Dr. Bo Zhu’ group reveals that tumors hijack erythropoiesis for myelopoiesis and immunosuppression
Source:Bo Zhu
As a “foreign organ”, tumor evolves mechanisms to evade immune rejection and gain immune tolerance and privilege. Dr. Bo Zhu’ group from Xinqiao Hospital of Army Medical University published a research article in Nature medicine in 2018, reported that late-stage tumors induce anemia and immunosuppressive extramedullary erythroid progenitor cells (EPCs). On May 19, 2022, Dr. Bo Zhu’ group published a follow up study titled “Tumor-Induced Erythroid Precursor-Differentiated Myeloid Cells Mediate Immunosuppression and Curtail Anti-PD-1/PD-L1 Treatment Efficacy” in Cancer cell. These studies reveal a feed-forward mechanism by which tumors exploit anemia-triggered erythropoiesis for myeloid trans-differentiation and immunosuppression to favor tumor immune evasion and curtail the efficacy of Immune checkpoint inhibitor (ICI) therapies. 

Based on the 2018 study that tumor arrests the development of erythroid cells and to further assess the overall impact of tumorigenesis on erythroid development, Dr. Bo Zhu’ group collected bone marrow (BM) cells from bone metastasis-free cancer patient, and purified CD235a+ erythrocytes for scRNA-seq. Using Uniform Manifold Approximation and Projection, dimension reduction categorized BM erythrocytes into multiple clusters and one cluster surprisingly displays transcriptomic characteristic of myeloid cells. In vivo lineage tracking and single cell transcriptomic analyses validated that a significant portion of tumor-infiltrating myeloid cells are of erythroid origin. Further in vitro and in vivo experiments suggest that GM-CSF produced by tumor cells may mediate the initiation of CD45EPC trans-differentiation into the myeloid lineage. These cells are named Erythroid Precursor-Differentiated Myeloid Cell (EDMC). Together, this research suggests that, distinct from extramedullary hematopoiesis triggered by acute anemia, established tumors block the default red blood cell differentiation pathway of CD45+ EPCs and promote their differentiate into bona fide MDSC-like myeloid cells in the tumor.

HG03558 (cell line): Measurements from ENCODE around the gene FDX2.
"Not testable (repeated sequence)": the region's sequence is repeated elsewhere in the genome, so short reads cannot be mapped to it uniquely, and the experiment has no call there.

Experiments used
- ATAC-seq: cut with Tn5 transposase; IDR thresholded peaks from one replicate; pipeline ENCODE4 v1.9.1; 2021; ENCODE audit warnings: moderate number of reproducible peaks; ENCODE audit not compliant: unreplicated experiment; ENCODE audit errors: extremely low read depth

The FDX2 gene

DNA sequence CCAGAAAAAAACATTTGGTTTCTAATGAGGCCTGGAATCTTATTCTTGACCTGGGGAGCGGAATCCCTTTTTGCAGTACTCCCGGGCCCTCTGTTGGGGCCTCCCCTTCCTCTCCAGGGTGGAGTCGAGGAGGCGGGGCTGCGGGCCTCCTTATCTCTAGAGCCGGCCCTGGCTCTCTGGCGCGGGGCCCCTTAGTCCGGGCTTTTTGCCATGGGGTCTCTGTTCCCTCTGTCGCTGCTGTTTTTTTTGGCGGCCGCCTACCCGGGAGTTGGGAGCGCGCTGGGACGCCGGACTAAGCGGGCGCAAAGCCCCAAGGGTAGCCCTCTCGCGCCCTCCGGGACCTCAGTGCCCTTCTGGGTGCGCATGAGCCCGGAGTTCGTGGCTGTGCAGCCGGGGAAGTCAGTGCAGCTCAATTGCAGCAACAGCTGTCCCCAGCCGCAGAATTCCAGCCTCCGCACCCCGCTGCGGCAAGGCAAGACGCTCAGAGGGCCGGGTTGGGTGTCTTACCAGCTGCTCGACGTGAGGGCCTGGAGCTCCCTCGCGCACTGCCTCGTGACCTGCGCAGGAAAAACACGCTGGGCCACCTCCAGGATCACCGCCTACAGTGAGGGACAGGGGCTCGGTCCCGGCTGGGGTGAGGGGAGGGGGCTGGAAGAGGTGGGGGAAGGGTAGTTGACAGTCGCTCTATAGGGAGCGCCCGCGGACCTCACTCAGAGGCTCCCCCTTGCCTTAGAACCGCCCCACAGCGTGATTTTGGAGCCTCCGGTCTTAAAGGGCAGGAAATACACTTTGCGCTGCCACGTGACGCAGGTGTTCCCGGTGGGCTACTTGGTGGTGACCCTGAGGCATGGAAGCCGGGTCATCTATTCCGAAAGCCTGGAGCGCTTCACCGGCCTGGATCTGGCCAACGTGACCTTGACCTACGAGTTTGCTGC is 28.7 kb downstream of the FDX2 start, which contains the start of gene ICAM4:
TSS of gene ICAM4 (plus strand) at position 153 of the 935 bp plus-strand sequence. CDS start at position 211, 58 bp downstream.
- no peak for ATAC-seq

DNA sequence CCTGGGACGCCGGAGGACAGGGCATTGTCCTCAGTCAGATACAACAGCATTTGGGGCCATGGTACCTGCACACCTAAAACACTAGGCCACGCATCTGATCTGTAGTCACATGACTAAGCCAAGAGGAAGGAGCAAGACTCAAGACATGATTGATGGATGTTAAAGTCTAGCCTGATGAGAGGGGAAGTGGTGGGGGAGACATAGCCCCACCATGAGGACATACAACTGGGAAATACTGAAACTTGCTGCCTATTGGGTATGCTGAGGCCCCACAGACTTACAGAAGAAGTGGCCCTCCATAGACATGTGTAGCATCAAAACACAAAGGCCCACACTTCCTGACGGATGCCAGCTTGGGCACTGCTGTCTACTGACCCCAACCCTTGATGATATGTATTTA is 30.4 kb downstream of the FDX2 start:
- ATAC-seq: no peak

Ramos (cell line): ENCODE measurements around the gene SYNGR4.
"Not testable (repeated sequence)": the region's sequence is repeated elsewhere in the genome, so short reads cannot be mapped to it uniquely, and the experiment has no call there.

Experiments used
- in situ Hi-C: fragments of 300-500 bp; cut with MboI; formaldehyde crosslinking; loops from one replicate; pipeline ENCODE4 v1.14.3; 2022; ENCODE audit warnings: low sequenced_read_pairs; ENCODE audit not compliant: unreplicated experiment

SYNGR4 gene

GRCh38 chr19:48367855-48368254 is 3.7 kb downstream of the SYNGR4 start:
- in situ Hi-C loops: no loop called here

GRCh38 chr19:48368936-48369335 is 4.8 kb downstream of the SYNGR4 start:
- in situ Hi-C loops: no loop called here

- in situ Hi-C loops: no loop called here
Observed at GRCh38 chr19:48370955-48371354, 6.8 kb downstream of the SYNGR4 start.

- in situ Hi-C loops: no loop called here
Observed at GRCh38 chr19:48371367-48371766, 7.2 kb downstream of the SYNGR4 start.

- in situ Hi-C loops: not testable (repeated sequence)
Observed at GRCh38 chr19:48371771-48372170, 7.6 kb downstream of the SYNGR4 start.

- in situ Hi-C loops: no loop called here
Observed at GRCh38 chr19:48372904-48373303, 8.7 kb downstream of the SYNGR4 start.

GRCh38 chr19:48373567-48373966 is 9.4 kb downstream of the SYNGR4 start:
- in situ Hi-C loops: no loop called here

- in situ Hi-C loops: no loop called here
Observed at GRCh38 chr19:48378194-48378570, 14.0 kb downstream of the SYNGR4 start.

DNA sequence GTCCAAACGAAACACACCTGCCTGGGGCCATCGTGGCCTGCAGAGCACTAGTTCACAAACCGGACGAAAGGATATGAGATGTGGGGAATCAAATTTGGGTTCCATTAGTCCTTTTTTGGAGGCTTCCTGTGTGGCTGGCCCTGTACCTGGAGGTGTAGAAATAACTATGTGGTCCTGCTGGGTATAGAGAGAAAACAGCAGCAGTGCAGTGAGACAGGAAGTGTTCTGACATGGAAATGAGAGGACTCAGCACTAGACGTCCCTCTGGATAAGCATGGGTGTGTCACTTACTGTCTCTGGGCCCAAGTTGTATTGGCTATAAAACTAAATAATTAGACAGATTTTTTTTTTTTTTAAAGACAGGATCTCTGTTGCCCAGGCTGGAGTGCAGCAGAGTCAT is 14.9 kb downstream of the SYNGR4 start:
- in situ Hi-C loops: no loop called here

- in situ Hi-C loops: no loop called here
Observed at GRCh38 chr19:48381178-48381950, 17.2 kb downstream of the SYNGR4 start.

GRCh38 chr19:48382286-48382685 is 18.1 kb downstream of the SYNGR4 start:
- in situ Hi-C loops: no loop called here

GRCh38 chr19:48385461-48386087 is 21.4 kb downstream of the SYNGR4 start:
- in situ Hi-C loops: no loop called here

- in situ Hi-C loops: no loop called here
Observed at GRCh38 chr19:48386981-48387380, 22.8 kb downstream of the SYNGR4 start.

Functionally, EDMC are immunosuppressive and express high levels of PD-L1, Arg-1, NOS2. and effective in suppressing CD8+ T cell proliferation, to accelerate tumor growth and shorten mouse survival. Clinically, the quantity of intra-tumoral EDMCs predicts T cell exhaustion and a tolerance microenvironment in majority of tumor types; and the enrichment of EDMC predicts resistance to ICI treatments in seven independent cohorts.

Since the EDMC is induced by anemia in cancer patients, researchers also observed that anemia is a hazard factor undermining the ICI efficacy in two independent cohorts. The new finding that arrested CD45+ EPCs can differentiate into EDMCs helps to explain the following clinical phenomena: while recombinant human erythropoietin (rhEPO) and erythropoiesis-stimulating agents (ESAs) promote red blood cell growth and can effectively treat anemia, they do not prolong the survival of cancer patients with anemia. These findings suggest that the poor efficacy of these drugs might be attributable to the hijacking of EPO/ESA-induced EPCs to produce EDMCs. In this scenario, it is urgent to study the mechanism(s) underlying the arrest of CD45+ EPC differentiation into red blood cells, which should support the development of corresponding drugs to overcome anemia while also diminishing EDMC generation.

In summary, here Dr. Bo Zhu’ group illustrated how an established tumor functions like a lymph organ to fundamentally alter hematopoiesis and immune responses in a manner that curtails the efficacy of ICI therapies. This process creates a feed-forward mechanism whereby sustained anemia repeatedly triggers extramedullary erythropoiesis, but tumor diverts extramedullary erythropoiesis from red blood cells to EDMCs to systemically suppress immune surveillance.

Professor Paulo C. Rodriguez from H. Lee Moffifitt Cancer Center published a review titled “Tumor-directed dysregulation of erythroid progenitors drives immunosuppressive myeloid cells” in Cancer cell of the same issue to comment on this research. This review pointed out that “Long et al. demonstrate that tumors can reprogram erythroid progenitors into myeloid-erythroid cells that promote immunosuppression. EDMCs expand in cancer-bearing individuals, resemble the functionality of myeloid-derived suppressor cells (MDSCs), and correlate with poor response to ICI and tumor-related anemia.”

Summary by Professor Rodriguez's group

Prof. Haixia long and Qingzhu Jia from Army Medical University, Prof. Liuyang Wang from Duke University are co-first authors. Prof. Bo Zhu from Army Medical University, Prof. Qi-Jing Li from Duke University are co-corresponding authors of this paper. Meanwhile, Prof. Xiao-Fan Wang, Yisong Y. Wan, Li Zhang, Caicun Zhou, Weiping Zou, and Limin Zheng contributed greatly to this work. This study was funded by the grants from National Nature Science foundation of China (Nos. 81472648, 81620108023, 82150119 and 81972699).

Links: https://doi.org/10.1016/j.ccell.2022.04.018